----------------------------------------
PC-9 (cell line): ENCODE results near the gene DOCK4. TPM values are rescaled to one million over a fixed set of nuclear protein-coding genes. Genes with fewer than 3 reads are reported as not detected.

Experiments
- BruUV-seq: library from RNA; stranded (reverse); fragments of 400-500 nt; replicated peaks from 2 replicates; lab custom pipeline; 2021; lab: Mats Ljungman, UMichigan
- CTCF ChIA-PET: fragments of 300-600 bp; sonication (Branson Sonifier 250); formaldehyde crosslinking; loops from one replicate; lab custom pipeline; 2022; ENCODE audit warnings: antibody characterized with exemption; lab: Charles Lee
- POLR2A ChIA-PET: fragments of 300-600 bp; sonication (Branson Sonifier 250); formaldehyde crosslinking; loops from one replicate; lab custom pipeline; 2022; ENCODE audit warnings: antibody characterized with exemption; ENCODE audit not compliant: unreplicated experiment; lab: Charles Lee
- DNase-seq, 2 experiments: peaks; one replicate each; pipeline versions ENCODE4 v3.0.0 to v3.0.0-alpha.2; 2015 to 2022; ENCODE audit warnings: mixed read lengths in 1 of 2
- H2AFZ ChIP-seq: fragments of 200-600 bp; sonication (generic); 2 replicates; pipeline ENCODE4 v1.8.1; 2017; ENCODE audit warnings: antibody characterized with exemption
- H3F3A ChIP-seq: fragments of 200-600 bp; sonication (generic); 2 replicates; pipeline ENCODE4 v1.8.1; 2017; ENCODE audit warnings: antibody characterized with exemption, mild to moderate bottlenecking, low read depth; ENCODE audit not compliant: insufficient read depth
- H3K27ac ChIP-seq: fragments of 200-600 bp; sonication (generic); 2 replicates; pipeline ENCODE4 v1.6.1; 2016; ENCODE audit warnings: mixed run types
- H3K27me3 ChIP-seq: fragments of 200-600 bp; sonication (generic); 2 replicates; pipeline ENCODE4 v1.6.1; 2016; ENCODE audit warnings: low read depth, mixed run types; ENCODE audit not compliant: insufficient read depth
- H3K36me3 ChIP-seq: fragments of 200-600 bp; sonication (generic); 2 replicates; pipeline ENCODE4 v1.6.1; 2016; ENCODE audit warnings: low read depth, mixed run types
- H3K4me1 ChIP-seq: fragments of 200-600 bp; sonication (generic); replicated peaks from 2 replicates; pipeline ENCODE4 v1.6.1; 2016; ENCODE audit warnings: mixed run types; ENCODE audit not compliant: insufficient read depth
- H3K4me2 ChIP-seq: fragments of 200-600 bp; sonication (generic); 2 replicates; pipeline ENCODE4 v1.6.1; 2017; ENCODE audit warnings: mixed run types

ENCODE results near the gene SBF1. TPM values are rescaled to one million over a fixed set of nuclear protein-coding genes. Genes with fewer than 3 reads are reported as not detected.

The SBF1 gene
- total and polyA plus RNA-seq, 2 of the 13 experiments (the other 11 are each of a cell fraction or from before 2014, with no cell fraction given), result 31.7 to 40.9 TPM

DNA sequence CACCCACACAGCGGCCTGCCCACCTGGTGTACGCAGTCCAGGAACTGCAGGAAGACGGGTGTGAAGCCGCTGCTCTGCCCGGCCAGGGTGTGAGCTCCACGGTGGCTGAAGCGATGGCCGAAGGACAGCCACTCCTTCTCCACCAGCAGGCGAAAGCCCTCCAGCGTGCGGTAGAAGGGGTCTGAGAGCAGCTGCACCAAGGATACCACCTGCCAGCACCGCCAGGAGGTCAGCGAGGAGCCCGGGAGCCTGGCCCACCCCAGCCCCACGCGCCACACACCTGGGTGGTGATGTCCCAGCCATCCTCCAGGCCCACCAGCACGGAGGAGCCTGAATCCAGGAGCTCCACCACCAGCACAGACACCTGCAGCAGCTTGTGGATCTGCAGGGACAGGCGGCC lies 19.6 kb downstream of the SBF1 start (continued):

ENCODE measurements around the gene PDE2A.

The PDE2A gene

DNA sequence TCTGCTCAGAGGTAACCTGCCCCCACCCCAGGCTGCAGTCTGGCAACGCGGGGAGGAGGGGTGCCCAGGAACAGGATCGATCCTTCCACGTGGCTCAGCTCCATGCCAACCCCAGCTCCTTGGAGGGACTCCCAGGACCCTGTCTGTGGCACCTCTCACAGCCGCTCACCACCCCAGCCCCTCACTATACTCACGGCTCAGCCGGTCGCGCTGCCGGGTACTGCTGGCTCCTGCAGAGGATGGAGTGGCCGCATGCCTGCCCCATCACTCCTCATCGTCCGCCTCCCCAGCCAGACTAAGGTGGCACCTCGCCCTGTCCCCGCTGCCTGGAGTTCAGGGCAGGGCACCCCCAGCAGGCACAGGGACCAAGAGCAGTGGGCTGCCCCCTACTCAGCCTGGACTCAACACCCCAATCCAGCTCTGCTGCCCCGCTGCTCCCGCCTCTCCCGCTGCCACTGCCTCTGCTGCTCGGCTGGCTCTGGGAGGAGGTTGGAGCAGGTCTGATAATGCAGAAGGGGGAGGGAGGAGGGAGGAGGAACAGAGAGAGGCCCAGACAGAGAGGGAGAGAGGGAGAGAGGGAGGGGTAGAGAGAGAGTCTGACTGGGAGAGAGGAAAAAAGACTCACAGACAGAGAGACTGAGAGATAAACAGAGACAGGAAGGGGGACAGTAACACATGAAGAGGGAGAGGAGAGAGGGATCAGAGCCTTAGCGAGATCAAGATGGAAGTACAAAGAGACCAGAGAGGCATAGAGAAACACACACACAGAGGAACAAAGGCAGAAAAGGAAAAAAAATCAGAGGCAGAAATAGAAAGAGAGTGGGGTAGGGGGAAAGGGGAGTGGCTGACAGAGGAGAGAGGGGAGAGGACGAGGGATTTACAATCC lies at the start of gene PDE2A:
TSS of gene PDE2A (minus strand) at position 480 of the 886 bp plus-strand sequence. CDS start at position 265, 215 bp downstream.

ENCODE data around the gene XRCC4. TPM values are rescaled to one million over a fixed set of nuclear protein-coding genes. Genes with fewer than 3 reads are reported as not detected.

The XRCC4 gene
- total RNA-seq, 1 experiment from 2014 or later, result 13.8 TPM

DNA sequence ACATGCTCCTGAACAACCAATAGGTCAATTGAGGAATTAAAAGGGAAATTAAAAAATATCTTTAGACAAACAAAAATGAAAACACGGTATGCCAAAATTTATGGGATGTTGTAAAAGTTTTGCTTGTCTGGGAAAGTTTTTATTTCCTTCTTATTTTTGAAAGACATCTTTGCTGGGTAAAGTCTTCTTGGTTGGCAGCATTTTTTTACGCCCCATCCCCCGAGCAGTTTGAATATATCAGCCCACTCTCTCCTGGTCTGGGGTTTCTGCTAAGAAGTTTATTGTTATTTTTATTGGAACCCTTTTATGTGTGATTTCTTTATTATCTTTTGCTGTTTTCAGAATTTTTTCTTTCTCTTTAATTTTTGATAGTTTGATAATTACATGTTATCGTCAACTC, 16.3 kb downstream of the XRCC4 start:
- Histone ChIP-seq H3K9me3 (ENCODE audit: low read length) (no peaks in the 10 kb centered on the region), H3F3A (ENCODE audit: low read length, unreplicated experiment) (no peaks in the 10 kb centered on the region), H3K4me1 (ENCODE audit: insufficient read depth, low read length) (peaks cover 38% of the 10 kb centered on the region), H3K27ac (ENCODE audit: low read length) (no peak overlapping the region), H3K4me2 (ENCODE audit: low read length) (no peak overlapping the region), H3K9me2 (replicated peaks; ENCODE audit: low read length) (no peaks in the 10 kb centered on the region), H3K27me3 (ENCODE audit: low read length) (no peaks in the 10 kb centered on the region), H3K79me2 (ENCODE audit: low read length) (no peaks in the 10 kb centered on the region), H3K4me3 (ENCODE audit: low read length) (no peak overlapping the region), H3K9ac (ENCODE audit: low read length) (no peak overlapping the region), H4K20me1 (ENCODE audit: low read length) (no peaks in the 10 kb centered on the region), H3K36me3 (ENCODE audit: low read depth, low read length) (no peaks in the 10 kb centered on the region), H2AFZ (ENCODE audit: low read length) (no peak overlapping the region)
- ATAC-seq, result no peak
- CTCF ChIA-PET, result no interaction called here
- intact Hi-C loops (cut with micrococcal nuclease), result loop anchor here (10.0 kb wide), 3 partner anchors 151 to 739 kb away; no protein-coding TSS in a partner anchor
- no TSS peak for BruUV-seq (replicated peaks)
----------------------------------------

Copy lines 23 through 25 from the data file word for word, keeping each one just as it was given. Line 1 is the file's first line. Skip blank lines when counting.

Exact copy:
The XRCC4 gene
- total RNA-seq, 1 experiment from 2014 or later, result 13.8 TPM

DNA sequence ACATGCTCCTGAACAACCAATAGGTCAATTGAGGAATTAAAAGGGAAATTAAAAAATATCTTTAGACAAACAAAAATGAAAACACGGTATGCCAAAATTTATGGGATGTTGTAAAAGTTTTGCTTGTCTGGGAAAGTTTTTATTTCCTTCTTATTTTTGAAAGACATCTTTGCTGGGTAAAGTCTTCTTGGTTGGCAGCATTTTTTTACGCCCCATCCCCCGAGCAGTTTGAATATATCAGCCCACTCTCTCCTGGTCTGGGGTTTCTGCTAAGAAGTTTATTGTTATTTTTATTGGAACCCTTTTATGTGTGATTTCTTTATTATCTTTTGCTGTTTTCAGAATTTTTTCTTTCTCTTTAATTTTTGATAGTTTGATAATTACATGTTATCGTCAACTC, 16.3 kb downstream of the XRCC4 start: